Photo by SamPac
Researchers in the U.S. have offered an explanation as to why overheard cellphone conversations are so irritating, Reuters reported:
“We have less control to move away our attention from half a conversation (or halfalogue) than when listening to a dialogue,” said Lauren Emberson, a co-author of the study that will be published in the journal Psychological Science.
“Since halfalogues really are more distracting and you can’t tune them out, this could explain why people are irritated,” she said in an interview.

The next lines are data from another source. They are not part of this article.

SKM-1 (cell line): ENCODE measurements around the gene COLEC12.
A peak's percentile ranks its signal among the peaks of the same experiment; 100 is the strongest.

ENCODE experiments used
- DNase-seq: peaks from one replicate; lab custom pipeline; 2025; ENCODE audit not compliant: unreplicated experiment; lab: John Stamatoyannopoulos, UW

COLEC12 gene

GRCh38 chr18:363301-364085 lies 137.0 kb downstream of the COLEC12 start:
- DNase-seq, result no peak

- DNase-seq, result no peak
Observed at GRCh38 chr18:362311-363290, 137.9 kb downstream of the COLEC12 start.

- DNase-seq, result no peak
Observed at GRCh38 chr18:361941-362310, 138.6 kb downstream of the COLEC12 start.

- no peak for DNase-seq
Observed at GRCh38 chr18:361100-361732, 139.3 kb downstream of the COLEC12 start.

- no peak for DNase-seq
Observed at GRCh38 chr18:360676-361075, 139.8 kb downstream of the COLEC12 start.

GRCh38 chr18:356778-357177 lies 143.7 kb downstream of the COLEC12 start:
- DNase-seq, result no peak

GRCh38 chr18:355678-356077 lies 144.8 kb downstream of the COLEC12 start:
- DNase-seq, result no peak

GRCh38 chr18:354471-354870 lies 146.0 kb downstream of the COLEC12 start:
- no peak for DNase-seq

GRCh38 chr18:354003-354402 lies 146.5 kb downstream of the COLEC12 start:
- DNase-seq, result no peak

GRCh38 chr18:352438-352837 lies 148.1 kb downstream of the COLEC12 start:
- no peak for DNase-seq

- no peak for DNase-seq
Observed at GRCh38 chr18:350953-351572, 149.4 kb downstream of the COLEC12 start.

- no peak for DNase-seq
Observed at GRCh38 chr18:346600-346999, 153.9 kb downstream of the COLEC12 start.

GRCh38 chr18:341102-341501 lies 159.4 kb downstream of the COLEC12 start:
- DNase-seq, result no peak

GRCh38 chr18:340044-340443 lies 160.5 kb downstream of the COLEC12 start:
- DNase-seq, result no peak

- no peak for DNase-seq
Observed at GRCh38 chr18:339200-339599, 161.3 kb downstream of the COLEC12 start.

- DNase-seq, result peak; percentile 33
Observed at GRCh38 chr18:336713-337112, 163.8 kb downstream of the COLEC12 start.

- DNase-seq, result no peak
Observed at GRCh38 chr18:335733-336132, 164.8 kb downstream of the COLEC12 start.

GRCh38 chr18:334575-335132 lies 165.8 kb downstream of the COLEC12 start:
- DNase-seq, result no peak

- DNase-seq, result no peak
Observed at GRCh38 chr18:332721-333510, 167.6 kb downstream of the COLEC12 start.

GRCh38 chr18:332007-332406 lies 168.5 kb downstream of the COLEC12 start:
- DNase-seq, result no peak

“When you hear half of a conversation, you get less information and you can’t predict as well,” she said. “It requires more attention.”
Thrown in the middle of the article are these nice statistics:
Last year Americans spent 2.3 trillion minutes chatting on cellphones, according to the U.S. wireless trade association CTIA — a ninefold increase since 2000.
China has the most cellphone users with 634 million, followed by India with 545 million and the United States with 270 million, figures from the U.S. Central Intelligence Agency (CIA) show.